And from an operational standpoint, how we dealt with the situation, what have we done internally, I would invite João to make a comment on the process that took us to where we are today, which I think is remarkable.

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João Caetano Carreira Faria Conceição, REN - Redes Energéticas Nacionais, SGPS, S.A. - COO & Executive Director [7]

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Thanks, Rodrigo. Regarding the processes, as we know, we went through a process of lockdown also in -- here in REN. But obviously, we have to maintain -- to find an equilibrium to maintain all the functions that are crucial for the systems to work. The first priority of the company was always the employees, and at the same time, the security of supply of the system. So we have to manage a balance between those 2. And what we did is basically, we kept the couple of functions, the priority functions on the dispatch centers, on the terminal, on the emergency response of our network operating all the time. And at the same time, moving all the other people into telework in order to protect them and to make them as safe as possible.

Now it's time to move backwards into what can be called as the new normal. And we are, little by little, putting into operations again several functions from the investment area, the operation and maintenance areas. So step-by-step, we are moving people into the job in the present way in the different places that they operate. And that's where we are at the moment. Of course, as it was already mentioned by Rodrigo and Gonçalo, we follow strictly all the rules and guidelines set by the government, set by the national authorities, and we adjust them, complement them with our own rules in order to maintain the security of supply and the safety-ness of our people. Gonçalo mentioned that the regulator has set a couple of rules. And basically, in Slide 2, you have on the tariff deviation, you basically have the nutshell of those changes that regulators [there need]. The most important one, which is not yet final but we are confident that it's going to be -- what is going to happen is the postponement of, by 1 year, of the new regulatory period for the electricity sector.

The regulator has gone through a public consultation and has asked the tariff council to put forward their opinion in terms of postponing this new regulatory period. Until now, from what we know, there was almost a unanimous position in terms of the comments by the tariff council as well as the different stakeholders that everyone sees benefits in postponing 1 year because due to the instability that we are going through and changing all these parameters and these guidelines is obviously important to have a stable framework in order for them to be sustainable. So we are waiting for the final decision from the regulator, but we are confident that it's going to -- that is what is going to happen.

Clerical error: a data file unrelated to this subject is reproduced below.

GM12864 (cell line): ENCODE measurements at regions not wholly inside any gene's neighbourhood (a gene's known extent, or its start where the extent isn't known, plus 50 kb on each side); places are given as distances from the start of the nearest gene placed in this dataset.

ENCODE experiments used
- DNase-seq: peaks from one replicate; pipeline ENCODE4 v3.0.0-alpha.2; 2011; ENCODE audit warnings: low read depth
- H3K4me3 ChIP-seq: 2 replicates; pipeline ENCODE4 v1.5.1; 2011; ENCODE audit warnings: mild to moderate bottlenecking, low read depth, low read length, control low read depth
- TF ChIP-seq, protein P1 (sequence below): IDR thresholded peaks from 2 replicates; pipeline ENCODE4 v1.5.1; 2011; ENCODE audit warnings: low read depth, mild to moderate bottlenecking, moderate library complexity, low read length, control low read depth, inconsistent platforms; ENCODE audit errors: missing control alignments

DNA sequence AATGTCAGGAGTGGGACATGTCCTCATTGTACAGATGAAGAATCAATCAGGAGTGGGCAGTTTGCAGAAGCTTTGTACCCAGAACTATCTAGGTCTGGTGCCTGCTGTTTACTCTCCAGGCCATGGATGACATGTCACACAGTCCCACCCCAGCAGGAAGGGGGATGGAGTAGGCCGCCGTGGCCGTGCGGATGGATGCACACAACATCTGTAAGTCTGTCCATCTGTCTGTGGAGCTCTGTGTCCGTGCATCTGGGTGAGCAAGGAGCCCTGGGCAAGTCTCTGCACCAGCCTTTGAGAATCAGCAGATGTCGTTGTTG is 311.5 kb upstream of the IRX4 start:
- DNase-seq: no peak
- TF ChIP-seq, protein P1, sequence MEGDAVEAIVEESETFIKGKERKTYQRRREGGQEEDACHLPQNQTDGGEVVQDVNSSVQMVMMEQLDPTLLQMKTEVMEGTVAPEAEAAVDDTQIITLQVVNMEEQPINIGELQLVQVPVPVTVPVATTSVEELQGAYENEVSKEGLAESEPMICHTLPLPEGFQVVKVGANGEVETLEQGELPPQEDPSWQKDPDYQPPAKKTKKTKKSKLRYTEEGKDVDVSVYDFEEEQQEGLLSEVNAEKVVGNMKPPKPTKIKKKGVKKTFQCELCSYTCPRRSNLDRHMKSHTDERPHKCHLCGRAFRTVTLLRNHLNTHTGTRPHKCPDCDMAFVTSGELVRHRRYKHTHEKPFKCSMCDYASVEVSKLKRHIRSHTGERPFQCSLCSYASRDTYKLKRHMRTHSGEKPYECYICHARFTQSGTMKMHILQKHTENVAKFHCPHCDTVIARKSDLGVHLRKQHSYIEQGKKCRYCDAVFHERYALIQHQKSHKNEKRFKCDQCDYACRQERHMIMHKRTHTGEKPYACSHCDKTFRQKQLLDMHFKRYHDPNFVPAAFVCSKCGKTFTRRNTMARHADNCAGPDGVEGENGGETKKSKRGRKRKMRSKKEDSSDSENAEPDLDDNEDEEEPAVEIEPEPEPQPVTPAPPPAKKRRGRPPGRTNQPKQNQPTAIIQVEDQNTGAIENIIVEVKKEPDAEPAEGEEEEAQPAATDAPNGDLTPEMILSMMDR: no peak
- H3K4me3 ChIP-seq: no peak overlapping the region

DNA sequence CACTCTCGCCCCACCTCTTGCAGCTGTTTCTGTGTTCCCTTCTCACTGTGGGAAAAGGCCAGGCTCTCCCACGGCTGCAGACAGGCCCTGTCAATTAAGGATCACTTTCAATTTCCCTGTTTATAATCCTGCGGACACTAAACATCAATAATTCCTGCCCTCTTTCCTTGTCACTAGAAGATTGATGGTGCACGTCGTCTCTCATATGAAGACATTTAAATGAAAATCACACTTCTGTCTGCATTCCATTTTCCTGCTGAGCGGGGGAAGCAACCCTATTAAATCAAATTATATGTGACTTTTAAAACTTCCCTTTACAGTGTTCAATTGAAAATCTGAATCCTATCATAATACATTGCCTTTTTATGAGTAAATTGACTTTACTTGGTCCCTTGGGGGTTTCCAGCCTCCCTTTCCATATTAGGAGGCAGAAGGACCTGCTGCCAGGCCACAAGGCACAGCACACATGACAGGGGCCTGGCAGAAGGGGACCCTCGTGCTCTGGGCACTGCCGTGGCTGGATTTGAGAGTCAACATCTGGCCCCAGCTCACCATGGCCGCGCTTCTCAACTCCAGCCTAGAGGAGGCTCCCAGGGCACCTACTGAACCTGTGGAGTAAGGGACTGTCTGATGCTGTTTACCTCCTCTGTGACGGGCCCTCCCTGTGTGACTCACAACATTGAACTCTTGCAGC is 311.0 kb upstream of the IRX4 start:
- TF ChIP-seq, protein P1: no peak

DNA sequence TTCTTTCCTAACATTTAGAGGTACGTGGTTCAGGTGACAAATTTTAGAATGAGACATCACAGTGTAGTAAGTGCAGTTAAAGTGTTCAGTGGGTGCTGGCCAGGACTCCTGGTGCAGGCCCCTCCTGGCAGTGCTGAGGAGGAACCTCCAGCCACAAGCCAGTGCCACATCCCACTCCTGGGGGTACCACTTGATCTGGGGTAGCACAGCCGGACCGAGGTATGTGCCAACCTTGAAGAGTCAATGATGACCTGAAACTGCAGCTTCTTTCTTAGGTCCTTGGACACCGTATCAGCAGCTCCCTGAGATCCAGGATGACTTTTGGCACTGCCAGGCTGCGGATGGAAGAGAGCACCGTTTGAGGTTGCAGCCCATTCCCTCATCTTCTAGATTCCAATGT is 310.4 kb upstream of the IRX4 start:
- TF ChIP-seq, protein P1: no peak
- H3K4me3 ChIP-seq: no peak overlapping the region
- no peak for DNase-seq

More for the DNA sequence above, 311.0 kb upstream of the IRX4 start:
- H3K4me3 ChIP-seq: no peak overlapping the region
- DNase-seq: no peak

Secondly, the regulator took 2 measures: one, addressing the households, both in electricity and natural gas, by allowing the cases where there was a stop in payments not to be cut by the corresponding distributors and allowing them to have a longer period to pay back their retailers and to avoid being cut. This, in what concerns to REN, does not affect us because we are speaking about households, except for the Portgás area, where even there, we believe the impact is relatively minor because we're speaking about a region where natural gas is supplying households that are less affected by this economic crisis. So we are obviously monitoring, but we are not expecting to have a big impact on that regard.

The second measure the regulator did was regarding the industrial consumers, and in this part, they accepted in the specific areas where the corresponding activities are under big stress, they can renegotiate with the retailers, the payment of the network tariffs. This has an impact on us. We are calculating exactly because until now, it's not possible to know what is the size of the impact. We are not expecting to be significant neither and even this impact is not affecting the P&L, but is affecting only on tariff deviation and the cash position. All these deviations are recovered in 1 or 2 years later.

The third impact of which has nothing to do with the regulator, but Gonçalo has already mentioned, is the changes that might happen in terms of the consumption. What we have been witnessing so far is that the consumption has stabilized in the last 3 weeks both in the electricity and natural gas. There was an important drop in electricity, about 10% to 12% in April, a bigger drop in natural gas up to 26% also in April, but we have to put that into perspective because if we compute the change from January to April on electricity, this drop is much less, and it's about 3%.